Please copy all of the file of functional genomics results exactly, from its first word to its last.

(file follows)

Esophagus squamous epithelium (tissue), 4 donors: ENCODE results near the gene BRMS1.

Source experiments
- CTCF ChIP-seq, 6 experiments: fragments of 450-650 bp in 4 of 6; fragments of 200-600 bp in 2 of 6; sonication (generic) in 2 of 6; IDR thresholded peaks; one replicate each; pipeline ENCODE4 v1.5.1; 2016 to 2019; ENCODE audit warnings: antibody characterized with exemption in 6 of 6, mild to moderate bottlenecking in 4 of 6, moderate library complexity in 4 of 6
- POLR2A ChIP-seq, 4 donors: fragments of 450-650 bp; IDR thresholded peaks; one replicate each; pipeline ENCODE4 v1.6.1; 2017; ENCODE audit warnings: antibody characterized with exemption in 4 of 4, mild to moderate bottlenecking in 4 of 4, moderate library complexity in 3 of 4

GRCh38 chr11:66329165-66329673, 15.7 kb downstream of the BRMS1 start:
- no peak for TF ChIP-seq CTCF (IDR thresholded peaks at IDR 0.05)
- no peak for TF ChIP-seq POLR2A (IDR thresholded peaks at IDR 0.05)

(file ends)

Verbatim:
Esophagus squamous epithelium (tissue), 4 donors: ENCODE results near the gene BRMS1.

Source experiments
- CTCF ChIP-seq, 6 experiments: fragments of 450-650 bp in 4 of 6; fragments of 200-600 bp in 2 of 6; sonication (generic) in 2 of 6; IDR thresholded peaks; one replicate each; pipeline ENCODE4 v1.5.1; 2016 to 2019; ENCODE audit warnings: antibody characterized with exemption in 6 of 6, mild to moderate bottlenecking in 4 of 6, moderate library complexity in 4 of 6
- POLR2A ChIP-seq, 4 donors: fragments of 450-650 bp; IDR thresholded peaks; one replicate each; pipeline ENCODE4 v1.6.1; 2017; ENCODE audit warnings: antibody characterized with exemption in 4 of 4, mild to moderate bottlenecking in 4 of 4, moderate library complexity in 3 of 4

GRCh38 chr11:66329165-66329673, 15.7 kb downstream of the BRMS1 start:
- no peak for TF ChIP-seq CTCF (IDR thresholded peaks at IDR 0.05)
- no peak for TF ChIP-seq POLR2A (IDR thresholded peaks at IDR 0.05)